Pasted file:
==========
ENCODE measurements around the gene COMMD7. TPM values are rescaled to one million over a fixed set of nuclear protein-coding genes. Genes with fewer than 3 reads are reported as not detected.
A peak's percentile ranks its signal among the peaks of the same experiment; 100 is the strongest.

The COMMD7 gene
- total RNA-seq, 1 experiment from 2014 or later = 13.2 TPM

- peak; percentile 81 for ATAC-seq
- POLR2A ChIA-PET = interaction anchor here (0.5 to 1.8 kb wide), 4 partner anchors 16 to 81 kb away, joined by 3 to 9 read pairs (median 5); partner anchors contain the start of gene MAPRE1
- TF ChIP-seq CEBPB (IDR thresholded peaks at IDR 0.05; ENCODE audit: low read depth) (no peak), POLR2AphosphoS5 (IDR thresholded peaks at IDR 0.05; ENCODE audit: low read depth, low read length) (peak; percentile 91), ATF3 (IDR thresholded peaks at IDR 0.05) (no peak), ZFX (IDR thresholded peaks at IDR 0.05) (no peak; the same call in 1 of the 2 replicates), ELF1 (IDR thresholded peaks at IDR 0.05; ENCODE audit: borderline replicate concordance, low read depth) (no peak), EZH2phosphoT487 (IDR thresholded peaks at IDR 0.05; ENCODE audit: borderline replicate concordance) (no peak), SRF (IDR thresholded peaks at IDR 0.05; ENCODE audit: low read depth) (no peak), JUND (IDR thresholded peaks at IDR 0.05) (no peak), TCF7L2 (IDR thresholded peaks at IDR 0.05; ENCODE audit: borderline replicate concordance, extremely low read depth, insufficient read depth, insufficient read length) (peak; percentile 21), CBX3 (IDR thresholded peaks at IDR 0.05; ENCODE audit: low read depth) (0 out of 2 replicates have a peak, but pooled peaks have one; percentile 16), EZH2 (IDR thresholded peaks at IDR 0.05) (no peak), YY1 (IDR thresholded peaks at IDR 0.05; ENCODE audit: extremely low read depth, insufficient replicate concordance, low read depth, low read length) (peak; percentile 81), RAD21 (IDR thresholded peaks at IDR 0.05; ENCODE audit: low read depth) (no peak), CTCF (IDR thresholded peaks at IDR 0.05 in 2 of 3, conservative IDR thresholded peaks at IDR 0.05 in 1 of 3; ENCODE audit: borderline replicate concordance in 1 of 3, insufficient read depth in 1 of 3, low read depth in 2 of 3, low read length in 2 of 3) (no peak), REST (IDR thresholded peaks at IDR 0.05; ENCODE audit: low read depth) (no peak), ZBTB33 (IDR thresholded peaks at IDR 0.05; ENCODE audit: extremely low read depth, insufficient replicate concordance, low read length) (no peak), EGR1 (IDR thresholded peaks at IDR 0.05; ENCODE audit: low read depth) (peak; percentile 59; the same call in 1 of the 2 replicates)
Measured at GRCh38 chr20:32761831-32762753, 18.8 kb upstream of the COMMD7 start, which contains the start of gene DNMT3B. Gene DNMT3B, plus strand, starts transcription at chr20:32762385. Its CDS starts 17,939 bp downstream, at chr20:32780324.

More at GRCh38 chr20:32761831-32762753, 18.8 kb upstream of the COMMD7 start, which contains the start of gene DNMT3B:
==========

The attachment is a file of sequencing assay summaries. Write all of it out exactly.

ENCODE measurements around the gene COMMD7. TPM values are rescaled to one million over a fixed set of nuclear protein-coding genes. Genes with fewer than 3 reads are reported as not detected.
A peak's percentile ranks its signal among the peaks of the same experiment; 100 is the strongest.

The COMMD7 gene
- total RNA-seq, 1 experiment from 2014 or later = 13.2 TPM

- peak; percentile 81 for ATAC-seq
- POLR2A ChIA-PET = interaction anchor here (0.5 to 1.8 kb wide), 4 partner anchors 16 to 81 kb away, joined by 3 to 9 read pairs (median 5); partner anchors contain the start of gene MAPRE1
- TF ChIP-seq CEBPB (IDR thresholded peaks at IDR 0.05; ENCODE audit: low read depth) (no peak), POLR2AphosphoS5 (IDR thresholded peaks at IDR 0.05; ENCODE audit: low read depth, low read length) (peak; percentile 91), ATF3 (IDR thresholded peaks at IDR 0.05) (no peak), ZFX (IDR thresholded peaks at IDR 0.05) (no peak; the same call in 1 of the 2 replicates), ELF1 (IDR thresholded peaks at IDR 0.05; ENCODE audit: borderline replicate concordance, low read depth) (no peak), EZH2phosphoT487 (IDR thresholded peaks at IDR 0.05; ENCODE audit: borderline replicate concordance) (no peak), SRF (IDR thresholded peaks at IDR 0.05; ENCODE audit: low read depth) (no peak), JUND (IDR thresholded peaks at IDR 0.05) (no peak), TCF7L2 (IDR thresholded peaks at IDR 0.05; ENCODE audit: borderline replicate concordance, extremely low read depth, insufficient read depth, insufficient read length) (peak; percentile 21), CBX3 (IDR thresholded peaks at IDR 0.05; ENCODE audit: low read depth) (0 out of 2 replicates have a peak, but pooled peaks have one; percentile 16), EZH2 (IDR thresholded peaks at IDR 0.05) (no peak), YY1 (IDR thresholded peaks at IDR 0.05; ENCODE audit: extremely low read depth, insufficient replicate concordance, low read depth, low read length) (peak; percentile 81), RAD21 (IDR thresholded peaks at IDR 0.05; ENCODE audit: low read depth) (no peak), CTCF (IDR thresholded peaks at IDR 0.05 in 2 of 3, conservative IDR thresholded peaks at IDR 0.05 in 1 of 3; ENCODE audit: borderline replicate concordance in 1 of 3, insufficient read depth in 1 of 3, low read depth in 2 of 3, low read length in 2 of 3) (no peak), REST (IDR thresholded peaks at IDR 0.05; ENCODE audit: low read depth) (no peak), ZBTB33 (IDR thresholded peaks at IDR 0.05; ENCODE audit: extremely low read depth, insufficient replicate concordance, low read length) (no peak), EGR1 (IDR thresholded peaks at IDR 0.05; ENCODE audit: low read depth) (peak; percentile 59; the same call in 1 of the 2 replicates)
Measured at GRCh38 chr20:32761831-32762753, 18.8 kb upstream of the COMMD7 start, which contains the start of gene DNMT3B. Gene DNMT3B, plus strand, starts transcription at chr20:32762385. Its CDS starts 17,939 bp downstream, at chr20:32780324.

More at GRCh38 chr20:32761831-32762753, 18.8 kb upstream of the COMMD7 start, which contains the start of gene DNMT3B: